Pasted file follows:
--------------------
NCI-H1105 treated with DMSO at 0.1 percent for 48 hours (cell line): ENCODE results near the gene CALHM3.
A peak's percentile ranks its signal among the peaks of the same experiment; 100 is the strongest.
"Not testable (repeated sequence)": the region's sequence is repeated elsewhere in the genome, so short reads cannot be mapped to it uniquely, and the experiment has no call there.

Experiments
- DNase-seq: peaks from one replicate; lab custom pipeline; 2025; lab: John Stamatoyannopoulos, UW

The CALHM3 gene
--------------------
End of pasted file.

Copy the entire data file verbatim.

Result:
NCI-H1105 treated with DMSO at 0.1 percent for 48 hours (cell line): ENCODE results near the gene CALHM3.
A peak's percentile ranks its signal among the peaks of the same experiment; 100 is the strongest.
"Not testable (repeated sequence)": the region's sequence is repeated elsewhere in the genome, so short reads cannot be mapped to it uniquely, and the experiment has no call there.

Experiments
- DNase-seq: peaks from one replicate; lab custom pipeline; 2025; lab: John Stamatoyannopoulos, UW

The CALHM3 gene